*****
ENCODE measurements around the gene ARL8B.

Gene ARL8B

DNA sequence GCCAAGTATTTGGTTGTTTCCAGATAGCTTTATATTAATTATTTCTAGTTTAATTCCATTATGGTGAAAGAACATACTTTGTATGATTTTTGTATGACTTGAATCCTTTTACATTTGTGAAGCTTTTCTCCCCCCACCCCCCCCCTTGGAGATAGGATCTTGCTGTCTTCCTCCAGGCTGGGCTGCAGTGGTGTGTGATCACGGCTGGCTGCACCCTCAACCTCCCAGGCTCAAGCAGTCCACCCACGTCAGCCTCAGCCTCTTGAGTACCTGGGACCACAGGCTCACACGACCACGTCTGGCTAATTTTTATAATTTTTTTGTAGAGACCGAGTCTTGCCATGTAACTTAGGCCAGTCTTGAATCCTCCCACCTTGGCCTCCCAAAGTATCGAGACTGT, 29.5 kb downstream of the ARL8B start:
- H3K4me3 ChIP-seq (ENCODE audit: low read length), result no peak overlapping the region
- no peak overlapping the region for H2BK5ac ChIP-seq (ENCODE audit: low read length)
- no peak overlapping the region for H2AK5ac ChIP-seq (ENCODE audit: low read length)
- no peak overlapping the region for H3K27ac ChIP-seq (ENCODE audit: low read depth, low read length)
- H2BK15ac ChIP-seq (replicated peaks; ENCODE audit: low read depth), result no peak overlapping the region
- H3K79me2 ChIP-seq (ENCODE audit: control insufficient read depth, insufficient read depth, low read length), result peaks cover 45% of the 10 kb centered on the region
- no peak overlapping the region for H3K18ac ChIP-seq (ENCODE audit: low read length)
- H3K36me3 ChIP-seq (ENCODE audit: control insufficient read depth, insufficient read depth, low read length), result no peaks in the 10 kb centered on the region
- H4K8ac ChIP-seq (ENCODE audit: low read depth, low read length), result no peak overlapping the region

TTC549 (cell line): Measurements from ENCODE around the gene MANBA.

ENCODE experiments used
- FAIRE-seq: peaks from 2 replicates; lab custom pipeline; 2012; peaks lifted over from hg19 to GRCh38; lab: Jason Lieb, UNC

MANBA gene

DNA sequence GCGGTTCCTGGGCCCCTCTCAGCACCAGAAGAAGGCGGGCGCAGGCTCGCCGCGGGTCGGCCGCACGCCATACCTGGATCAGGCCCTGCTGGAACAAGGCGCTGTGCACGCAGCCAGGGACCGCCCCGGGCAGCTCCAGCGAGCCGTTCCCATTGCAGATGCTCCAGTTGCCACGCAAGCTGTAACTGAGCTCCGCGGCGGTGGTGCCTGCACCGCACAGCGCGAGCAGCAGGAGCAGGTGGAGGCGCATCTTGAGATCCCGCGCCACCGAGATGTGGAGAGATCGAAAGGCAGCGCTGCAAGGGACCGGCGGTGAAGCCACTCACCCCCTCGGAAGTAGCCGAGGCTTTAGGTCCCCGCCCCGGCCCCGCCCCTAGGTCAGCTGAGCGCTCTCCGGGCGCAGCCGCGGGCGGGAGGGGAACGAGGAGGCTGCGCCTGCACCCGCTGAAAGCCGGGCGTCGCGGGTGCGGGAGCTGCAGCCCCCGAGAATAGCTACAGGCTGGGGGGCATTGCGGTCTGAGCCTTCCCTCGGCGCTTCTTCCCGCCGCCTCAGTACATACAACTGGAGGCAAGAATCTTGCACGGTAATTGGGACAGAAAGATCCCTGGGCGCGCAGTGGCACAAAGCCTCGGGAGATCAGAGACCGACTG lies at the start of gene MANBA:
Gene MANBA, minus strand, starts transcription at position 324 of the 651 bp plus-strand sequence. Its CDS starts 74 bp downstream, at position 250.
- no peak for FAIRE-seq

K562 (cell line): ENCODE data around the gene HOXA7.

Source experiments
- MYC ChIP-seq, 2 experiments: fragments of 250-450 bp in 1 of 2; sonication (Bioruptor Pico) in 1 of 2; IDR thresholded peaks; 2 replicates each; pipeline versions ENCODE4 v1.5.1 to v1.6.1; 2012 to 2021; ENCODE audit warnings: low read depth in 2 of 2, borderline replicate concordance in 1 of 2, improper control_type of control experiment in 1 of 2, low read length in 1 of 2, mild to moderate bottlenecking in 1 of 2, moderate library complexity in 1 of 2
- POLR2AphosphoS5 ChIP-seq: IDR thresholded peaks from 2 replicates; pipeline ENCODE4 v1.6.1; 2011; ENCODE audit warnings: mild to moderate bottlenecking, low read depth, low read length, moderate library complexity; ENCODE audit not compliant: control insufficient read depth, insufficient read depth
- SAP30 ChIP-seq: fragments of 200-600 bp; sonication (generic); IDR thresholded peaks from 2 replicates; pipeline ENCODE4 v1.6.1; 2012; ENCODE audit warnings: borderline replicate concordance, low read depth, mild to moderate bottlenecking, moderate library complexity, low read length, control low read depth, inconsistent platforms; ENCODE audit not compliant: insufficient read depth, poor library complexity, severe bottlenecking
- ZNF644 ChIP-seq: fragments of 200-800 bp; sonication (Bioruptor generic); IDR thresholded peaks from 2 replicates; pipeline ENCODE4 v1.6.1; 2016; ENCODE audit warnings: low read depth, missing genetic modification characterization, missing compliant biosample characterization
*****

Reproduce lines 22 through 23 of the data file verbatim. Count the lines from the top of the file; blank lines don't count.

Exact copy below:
- MYC ChIP-seq, 2 experiments: fragments of 250-450 bp in 1 of 2; sonication (Bioruptor Pico) in 1 of 2; IDR thresholded peaks; 2 replicates each; pipeline versions ENCODE4 v1.5.1 to v1.6.1; 2012 to 2021; ENCODE audit warnings: low read depth in 2 of 2, borderline replicate concordance in 1 of 2, improper control_type of control experiment in 1 of 2, low read length in 1 of 2, mild to moderate bottlenecking in 1 of 2, moderate library complexity in 1 of 2
- POLR2AphosphoS5 ChIP-seq: IDR thresholded peaks from 2 replicates; pipeline ENCODE4 v1.6.1; 2011; ENCODE audit warnings: mild to moderate bottlenecking, low read depth, low read length, moderate library complexity; ENCODE audit not compliant: control insufficient read depth, insufficient read depth